DST Trust Agreement Restrictions

IRS Revenue Ruling 2004-86, which forms the basis for a DST transaction in a Section 1031 exchange program, prohibits seven specific activities by the trustee. This enables a beneficiary to acquire a direct interest in real estate for tax purposes. These restrictions are built into the trust agreement.

The Seven Prohibited Activities

  1. Once the offering is closed, there can be no future contributions to the DST by either current or new beneficiaries.
  2. The trustee cannot renegotiate the terms of the existing loans nor borrow any new funds from any party unless a loan default exists as a result of a tenant bankruptcy or insolvency.
  3. The trustee cannot reinvest the proceeds from the sale of its real estate.
  4. The trustee is limited to making capital expenditures with respect to the property for normal repair and maintenance, minor non-structural capital improvements, and those required by law.
  5. Any reserves or cash held between distribution dates can only be invested in short-term debt obligations.
  6. All cash other than necessary reserves must be distributed on a current basis.
  7. The trustee cannot enter into new leases or renegotiate the current leases, unless there is a need because of a tenant bankruptcy or insolvency.

Because of these IRS restrictions, the only form of real estate ownership transactions that will work in a DST is a master lease transaction, whereby the master tenant takes on all of the operating responsibilities. The sponsor will also attempt to mitigate against the effect of these seven prohibitions (above) by:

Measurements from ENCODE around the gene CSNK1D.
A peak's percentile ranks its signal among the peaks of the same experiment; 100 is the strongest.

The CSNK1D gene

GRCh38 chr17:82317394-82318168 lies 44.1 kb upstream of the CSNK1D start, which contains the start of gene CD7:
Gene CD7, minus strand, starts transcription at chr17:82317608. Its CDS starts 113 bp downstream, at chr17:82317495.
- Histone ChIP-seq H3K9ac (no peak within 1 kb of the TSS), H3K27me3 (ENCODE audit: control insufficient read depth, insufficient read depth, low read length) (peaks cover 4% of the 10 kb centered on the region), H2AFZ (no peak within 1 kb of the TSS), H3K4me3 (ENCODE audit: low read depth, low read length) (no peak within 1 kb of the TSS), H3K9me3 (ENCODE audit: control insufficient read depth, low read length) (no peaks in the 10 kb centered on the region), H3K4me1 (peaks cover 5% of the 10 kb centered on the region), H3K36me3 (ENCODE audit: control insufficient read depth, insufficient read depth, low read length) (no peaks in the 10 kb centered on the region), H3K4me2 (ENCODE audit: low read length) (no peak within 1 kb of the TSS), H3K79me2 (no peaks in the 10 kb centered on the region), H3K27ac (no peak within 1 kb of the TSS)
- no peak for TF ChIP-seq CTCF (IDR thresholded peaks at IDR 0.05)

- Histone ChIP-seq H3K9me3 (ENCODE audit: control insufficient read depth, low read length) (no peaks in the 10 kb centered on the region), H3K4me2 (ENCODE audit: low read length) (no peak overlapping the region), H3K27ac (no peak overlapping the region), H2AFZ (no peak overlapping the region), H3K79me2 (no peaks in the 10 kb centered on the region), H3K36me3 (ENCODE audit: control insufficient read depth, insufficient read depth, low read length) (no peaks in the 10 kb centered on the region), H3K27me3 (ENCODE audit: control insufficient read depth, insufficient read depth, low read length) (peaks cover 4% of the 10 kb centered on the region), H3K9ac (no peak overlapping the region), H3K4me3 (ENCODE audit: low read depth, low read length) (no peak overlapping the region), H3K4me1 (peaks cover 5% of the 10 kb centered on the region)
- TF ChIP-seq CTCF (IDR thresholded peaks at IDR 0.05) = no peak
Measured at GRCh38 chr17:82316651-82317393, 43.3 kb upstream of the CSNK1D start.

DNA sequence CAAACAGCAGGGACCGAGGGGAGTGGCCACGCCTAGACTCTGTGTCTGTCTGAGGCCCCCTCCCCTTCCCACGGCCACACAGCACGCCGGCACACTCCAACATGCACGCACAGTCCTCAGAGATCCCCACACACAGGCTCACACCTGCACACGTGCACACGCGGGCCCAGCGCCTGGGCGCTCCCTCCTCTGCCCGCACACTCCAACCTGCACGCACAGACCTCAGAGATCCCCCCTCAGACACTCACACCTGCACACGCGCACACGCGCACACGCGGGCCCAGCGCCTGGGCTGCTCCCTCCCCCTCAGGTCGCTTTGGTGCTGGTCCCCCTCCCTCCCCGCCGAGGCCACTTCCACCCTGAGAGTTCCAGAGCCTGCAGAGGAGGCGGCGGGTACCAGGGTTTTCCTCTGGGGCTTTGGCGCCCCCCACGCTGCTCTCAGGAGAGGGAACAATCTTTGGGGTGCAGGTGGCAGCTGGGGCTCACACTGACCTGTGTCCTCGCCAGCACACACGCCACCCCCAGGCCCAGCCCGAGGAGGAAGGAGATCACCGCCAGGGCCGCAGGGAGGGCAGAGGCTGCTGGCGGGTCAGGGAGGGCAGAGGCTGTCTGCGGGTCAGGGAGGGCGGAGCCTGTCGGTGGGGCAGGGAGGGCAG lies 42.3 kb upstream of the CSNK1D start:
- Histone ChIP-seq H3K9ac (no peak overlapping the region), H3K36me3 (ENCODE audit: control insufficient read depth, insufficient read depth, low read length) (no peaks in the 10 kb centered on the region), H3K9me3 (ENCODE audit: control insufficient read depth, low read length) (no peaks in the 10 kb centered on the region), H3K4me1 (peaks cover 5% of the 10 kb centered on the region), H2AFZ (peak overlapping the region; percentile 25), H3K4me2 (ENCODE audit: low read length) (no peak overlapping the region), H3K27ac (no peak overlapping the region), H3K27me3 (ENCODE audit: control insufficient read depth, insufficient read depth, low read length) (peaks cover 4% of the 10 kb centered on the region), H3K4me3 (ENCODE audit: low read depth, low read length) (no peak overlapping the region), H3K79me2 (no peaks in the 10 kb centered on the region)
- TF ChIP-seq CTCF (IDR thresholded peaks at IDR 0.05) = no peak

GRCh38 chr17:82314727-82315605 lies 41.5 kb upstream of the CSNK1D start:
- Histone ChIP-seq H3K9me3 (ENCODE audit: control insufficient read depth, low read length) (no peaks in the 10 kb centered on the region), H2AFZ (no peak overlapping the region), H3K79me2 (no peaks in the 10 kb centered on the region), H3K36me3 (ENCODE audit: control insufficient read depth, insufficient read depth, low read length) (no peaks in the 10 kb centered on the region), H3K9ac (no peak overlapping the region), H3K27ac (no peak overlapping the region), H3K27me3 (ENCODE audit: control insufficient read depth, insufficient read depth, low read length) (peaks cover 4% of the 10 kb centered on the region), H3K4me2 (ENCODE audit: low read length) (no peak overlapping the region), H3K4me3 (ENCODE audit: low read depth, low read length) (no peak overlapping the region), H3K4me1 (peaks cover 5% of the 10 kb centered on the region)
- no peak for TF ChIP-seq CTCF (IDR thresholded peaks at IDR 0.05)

• Acquiring only new or recently rehabilitated Class A properties;
  • Raising substantial funds for capital reserves in the offering;
  • Having financing terms which go out 7 to 10 years, but less than the term of the master lease; and
  • Planning for the sale of the mortgaged property prior to the maturity date of the loan.

 The Springing LLC

The solution to give the lender comfort against the DST’s inability to act if the loan is endangered is to place a “springing LLC” provision in the trust agreement. It can be made operative if the trustee determines that the DST is in danger of losing the mortgaged property because of an actual or imminent default on the loan, and because tax-related restrictions – the seven prohibitions – are preventing the trustee’s ability to act. Delaware law permits conversion by what is basically a simple election, which does not constitute a transfer under Delaware law.

This “springing LLC” will contain the same SPE and bankruptcy remoteness provisions as the DST (for the lender’s benefit), but it will permit raising additional funds, new financing or renegotiation of the terms of the existing financing, and the renegotiation of leases. In addition, it will provide that the trustee or sponsor will become the manager of the LLC with full operating control.

 Conclusion

A DST borrower with a master tenant owned and controlled by a quality sponsor should be an attractive borrower for a lender, and various financing sources have embraced the DST structure. A steady market has been developing for DSTs because they are much less complex than a typical TIC transaction, they shield investors from liabilities with respect to the mortgaged property, and they remove the investors from involvement in operation of the property.